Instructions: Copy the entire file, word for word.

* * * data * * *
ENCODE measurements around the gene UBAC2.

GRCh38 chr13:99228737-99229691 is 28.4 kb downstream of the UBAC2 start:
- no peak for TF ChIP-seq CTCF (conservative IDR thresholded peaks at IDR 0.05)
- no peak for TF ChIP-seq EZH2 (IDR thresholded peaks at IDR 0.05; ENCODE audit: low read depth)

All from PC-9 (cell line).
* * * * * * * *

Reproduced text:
ENCODE measurements around the gene UBAC2.

GRCh38 chr13:99228737-99229691 is 28.4 kb downstream of the UBAC2 start:
- no peak for TF ChIP-seq CTCF (conservative IDR thresholded peaks at IDR 0.05)
- no peak for TF ChIP-seq EZH2 (IDR thresholded peaks at IDR 0.05; ENCODE audit: low read depth)

All from PC-9 (cell line).